When the project coordinator called to see how everything was going, I yelled: 


I WAS TOLD YOUR INSTALLERS WOULD TAKE PROPER PRECAUTIONS AND THEY HAVE NOT DONE SO AND I WILL NOT SIGN THAT I AM SATISFIED UNLESS YOU GET ME AN EXPLANATION.  ARE YOU GOING TO PAY MY HOSPITAL BILLS WHEN I HAVE LEAD PAINT POISONING OR MESOLTHELIOMA?  I MEAN, NOT TO BE TOO DRAMATIC, BUT THIS IS AN OLD, LETHAL HOUSE!  IT *WILL* KILL ME.  DO YOU UNDERSTAND?


The project manager said she would call me back, and hung up quickly.


Before the installers left, I asked them why they hadn't put up any protective bagging around the door as they worked.

Well, the Father of the pair said, looking startled-- we didn't really cut anything.  We made one cut to the wood on each side of the doorway, and we vacuumed the debris from that.  Other than that, all we had to cut was nails.  It didn't make sense to put up a plastic bag to make 2 cuts.  Sometimes, the EPA goes too far.

I had seen the nails, sticking out every which way in the guts of the doorway, and I could see why he would have had to cut them.  But I also felt like -- I have no idea whether it makes sense or not to put up a plastic bag to make 2 cuts.  When someone tells me they think the EPA goes too far, that triggers the first alarms of Paranoia Alert.  And even though I was taking pictures, I have no idea how many times they actually cut into the wood of the door frame.


I felt like all I had to go on was what this Father was telling me.  He seemed genuinely surprised that I was worried that he hadn't put up a plastic bag around the doorway.  

The High Paranoia Alert died down.  I signed the papers.  I felt silly for the surreptitious photography.  The Father and Son went on their way.  I called the project manager and explained what I had been worried about.  She still sounded like she was little a bit afraid of me.  


And there is so much to fear!  So much to fear, potentially and actually, in owning any house, and particularly in owning this house.  Things you didn't even expect to be dealing with or thinking much about can become opportunities for yelly paranoia.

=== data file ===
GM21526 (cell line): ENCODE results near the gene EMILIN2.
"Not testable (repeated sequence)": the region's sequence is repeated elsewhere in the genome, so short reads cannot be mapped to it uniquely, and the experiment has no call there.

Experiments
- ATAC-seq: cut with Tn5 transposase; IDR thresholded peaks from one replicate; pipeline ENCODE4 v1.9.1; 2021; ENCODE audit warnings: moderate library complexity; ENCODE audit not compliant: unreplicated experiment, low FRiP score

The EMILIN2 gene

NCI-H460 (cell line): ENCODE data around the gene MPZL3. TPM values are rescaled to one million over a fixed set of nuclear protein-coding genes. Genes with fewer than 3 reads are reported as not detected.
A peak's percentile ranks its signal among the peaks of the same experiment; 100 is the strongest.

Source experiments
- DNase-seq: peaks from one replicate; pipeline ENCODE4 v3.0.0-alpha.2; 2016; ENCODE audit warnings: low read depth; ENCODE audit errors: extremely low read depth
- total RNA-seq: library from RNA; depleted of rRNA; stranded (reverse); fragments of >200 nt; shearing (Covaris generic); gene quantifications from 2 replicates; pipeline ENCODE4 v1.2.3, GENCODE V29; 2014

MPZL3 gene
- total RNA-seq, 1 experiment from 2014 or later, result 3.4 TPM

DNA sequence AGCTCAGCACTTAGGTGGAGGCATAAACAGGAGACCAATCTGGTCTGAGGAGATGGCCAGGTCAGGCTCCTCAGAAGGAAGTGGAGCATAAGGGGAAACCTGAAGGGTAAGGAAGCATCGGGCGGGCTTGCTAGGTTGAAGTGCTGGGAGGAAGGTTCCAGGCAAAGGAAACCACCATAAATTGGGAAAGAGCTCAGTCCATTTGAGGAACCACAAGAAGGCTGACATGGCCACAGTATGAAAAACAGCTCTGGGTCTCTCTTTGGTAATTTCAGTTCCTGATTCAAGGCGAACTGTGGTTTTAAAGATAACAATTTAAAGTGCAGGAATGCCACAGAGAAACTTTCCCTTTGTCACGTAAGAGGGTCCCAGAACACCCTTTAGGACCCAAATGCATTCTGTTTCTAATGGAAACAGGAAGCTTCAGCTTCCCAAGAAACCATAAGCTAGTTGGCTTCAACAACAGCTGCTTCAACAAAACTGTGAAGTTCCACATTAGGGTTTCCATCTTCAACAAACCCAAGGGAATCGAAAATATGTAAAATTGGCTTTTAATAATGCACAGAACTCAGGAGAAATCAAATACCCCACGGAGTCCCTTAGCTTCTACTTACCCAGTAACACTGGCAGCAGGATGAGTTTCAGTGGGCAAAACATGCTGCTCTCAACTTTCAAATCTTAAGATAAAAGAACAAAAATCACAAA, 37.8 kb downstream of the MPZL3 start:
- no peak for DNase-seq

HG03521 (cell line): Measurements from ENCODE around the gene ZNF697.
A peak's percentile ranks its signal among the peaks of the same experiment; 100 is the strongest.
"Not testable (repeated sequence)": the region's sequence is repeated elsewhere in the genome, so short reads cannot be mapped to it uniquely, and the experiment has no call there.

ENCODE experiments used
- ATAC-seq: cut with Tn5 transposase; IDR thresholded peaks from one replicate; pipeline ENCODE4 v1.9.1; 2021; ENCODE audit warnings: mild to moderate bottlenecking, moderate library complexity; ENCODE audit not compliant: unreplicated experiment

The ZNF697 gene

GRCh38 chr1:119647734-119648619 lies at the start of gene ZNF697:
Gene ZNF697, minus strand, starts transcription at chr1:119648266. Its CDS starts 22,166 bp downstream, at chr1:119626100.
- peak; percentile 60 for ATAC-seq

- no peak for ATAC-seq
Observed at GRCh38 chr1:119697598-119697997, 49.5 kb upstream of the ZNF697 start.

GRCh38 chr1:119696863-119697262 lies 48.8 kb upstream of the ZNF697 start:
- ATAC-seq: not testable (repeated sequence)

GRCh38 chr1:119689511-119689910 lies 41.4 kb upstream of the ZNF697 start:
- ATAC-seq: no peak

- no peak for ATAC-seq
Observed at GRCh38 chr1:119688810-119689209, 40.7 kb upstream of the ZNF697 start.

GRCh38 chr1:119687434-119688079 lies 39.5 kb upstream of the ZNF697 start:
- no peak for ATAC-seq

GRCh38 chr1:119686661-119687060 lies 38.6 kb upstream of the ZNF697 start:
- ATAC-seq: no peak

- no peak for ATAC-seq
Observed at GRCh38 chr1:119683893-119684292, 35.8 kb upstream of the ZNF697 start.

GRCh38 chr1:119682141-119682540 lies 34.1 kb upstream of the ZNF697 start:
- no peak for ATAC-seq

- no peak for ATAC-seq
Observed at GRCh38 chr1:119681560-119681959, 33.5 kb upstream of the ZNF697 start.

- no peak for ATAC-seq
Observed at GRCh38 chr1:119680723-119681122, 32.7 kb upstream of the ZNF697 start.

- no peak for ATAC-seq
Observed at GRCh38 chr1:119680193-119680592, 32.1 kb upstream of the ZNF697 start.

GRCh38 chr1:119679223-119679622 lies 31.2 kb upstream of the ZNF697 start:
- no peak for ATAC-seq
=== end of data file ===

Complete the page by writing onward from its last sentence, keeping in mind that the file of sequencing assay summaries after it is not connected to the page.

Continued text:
But!  After all of that, the front door:

fake leaded glass, like these windows.
yes, the light switch next to it is crooked.
pretend you don't notice.  thanks.

I can shut it now!  Without having to reach down six inches and pull to the left and heave, without window rattling, without leftover paint and misplaced colors.  I like it!  And of all the things to be afraid of, I am no longer afraid of bug incursions, or of the door being eaten away.  This door is fiberglass.  Fiberglass is nobody's snack.


But...fiberglass is basically plastic, right?  Doesn't plastic cause cancer?  And if I start to show signs of lead poisioning...maybe I should start saving now to cover all the hospital bills?  


Oh well.  In the meantime, I have to say, I'm very much enjoying shutting (and opening!) my lovely new front door.  

2 comments:

  1. Very pretty door. The light switch reminds us that it's still your frankenstein house regardless of any new front door finery you install.
    Love it.

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  2. I hadn't thought about it that way, but I like that- the crooked light switch keeps it real!